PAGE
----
Drug addiction is a complex and progressive condition that can be extremely difficult to grasp. It affects people from all walks of life and develops from a complex relationship between one’s family history, biological factors and social and economic environment. When a family member struggles with a drug addiction, it throws the family unit into dysfunction and disarray. Finding ways to help an addicted loved one can cause resentment, anger and enabling behaviors that can make the situation worse over time.
In order to truly help an addictive loved one, you need to understand common myths that surround drug addiction in families. This article outlines five things family members get wrong about drug addiction.
You Must Rescue Your Loved One
As human beings, it is within our deepest nature to help the ones we love no matter the situation. If a family member is losing their battle with addiction, you and your family want to do everything in your power to help heal and restore them. As much as you care about your loved one and you want to do everything to shield them from pain, they need to understand the consequences of their addictive behavior.
In many cases, family members will engage in enabling behaviors such as paying rent, getting groceries or bailing them out of jail or legal trouble. While these acts are done with the best intentions, removing the consequences of one’s addiction will not provide the motivation to get help. In fact, removing consequences from the addict will allow them to continue using substances. You don’t have to rescue your loved one. You can provide support if they are truly ready to receive help, but they need to do to experience the aftermath of their behavior.
You Can Fix the Addict
Another thing that families get wrong about addiction is they can completely fix their young one. In addition to enabling behaviors, families will change their entire routine and abandon their own needs in order to help their addictive loved one. The truth is the only person that can fix the addict is the addict him or herself. If a family member is addicted to drug and alcohol, they alone must make the decision to stop. By recognizing they need help and by getting that help, they can truly heal and you as a family can also heal.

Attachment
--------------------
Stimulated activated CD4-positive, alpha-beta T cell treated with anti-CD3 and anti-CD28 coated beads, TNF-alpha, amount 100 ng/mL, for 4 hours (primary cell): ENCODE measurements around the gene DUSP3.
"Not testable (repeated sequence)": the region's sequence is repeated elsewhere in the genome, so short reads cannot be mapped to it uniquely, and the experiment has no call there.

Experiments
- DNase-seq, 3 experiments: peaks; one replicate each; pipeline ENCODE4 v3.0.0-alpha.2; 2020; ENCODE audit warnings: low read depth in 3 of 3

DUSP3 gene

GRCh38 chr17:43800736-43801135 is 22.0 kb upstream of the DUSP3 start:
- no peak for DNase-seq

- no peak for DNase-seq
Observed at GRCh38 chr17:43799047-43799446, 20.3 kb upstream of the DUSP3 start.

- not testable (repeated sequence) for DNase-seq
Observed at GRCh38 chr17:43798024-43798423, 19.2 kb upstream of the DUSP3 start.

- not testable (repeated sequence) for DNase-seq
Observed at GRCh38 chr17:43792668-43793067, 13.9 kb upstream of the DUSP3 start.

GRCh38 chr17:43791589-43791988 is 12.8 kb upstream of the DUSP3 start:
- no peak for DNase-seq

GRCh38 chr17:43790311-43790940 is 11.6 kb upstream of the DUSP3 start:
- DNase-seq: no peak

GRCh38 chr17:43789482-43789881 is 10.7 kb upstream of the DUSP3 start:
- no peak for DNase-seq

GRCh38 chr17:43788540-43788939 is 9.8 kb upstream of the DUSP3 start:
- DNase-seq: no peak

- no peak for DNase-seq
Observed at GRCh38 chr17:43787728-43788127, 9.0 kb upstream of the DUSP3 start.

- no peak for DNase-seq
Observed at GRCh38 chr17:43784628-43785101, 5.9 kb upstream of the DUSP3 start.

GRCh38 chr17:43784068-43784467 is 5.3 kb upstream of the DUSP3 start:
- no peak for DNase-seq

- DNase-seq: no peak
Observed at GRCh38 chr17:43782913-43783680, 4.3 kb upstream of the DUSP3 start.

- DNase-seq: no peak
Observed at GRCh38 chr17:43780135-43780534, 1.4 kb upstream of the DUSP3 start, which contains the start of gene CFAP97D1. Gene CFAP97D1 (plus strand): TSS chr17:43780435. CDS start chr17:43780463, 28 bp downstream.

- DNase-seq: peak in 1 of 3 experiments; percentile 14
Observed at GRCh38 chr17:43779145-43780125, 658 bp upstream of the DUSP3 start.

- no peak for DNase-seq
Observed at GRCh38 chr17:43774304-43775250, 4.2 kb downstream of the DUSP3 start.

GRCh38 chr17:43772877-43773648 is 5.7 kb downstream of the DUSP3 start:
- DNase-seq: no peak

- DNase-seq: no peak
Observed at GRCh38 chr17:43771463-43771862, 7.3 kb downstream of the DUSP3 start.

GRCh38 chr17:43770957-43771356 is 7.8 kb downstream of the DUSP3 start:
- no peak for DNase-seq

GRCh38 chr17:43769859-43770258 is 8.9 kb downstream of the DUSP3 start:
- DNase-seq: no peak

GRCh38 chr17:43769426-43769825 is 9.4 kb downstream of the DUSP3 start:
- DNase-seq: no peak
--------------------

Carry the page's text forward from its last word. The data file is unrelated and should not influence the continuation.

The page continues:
You Can Force People to Accept Your Addicted Loved One
Another misconception families get wrong about addiction is that others will be as accepted as you are about their condition. While this is a great thought, is may be misguided. The simple truth is that you cannot force other people to accept your addicted loved one. Some people—even your closest relatives—may have been so hurt by the addict’s manipulative behavior, abuse and lies they don’t want any part of the addict.
Additionally, there are some family members that don’t wish to be dragged into the mess the addict has got himself or herself into. If the addict has wronged them, it’s their right to be cautious or skeptical. While it may be painful and seem callous, you must respect their feelings.
My Loved One Will Never Have Legal Trouble
In many cases, drug addiction starts out as simple (and even innocent) experimentation. For many people, they simply want to know what a drug does to them and how it makes them feel. However, it can quickly spiral out of control to the point where they need the drug to simply
function and survive. Sadly, there may be instances where a loved one’s substance abuse can land them in legal hot water.
As already discussed, you and your family want to protect your loved one and you may want to pay for their bail, hiring the best lawyer to make excuses for their legal troubles. While understandable, it is the wrong thing to do. While it will hurt, you must allow them to feel the brunt of consequences. If a loved one has to spend a few nights in jail or have to pay fines as a result of their actions, they will need to do so. Feeling those consequences may be the spark that
You Can Wait Until Your Loved One Hits “Rock Bottom”
There is a common misconception that the addict will only seek help when they reach rock bottom. For many people, the rock bottom represents the lowest of the low where the addict will finally see the damage their addiction has caused them and the ones they love. Unfortunately, the notion of rock bottom is a myth.
The addict may experience life-threatening mental or physical illnesses long before they reach the bottom. Worse yet, a loved one can die before they reach any kind of bottom. If there’s a time to take them into the right rehab, it is now.
Wesley is talking about his journey at the treatment center in Hawaii
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Hawaii Island Recovery is a place where recovering addicts nurture their motivation to quit drugs and move on to a brighter, more peaceful and successful life without drugs. Most people come here with little to zero motivation to change but they end up getting sober for good and staying in the treatment facility to inspire others with their recovery. It’s not wrong to care so much for an addict in your family; it’s a natural instinct. But you will do a better job if you can send them to a facility that will look after their best interest, help them face their issues and teach them positive coping skills and stress-reduction techniques. We do it here and we offer more treatment options. Plus, you enjoy the perks of staying in a paradise island and swimming with wild dolphins at Hawaii Island Recovery.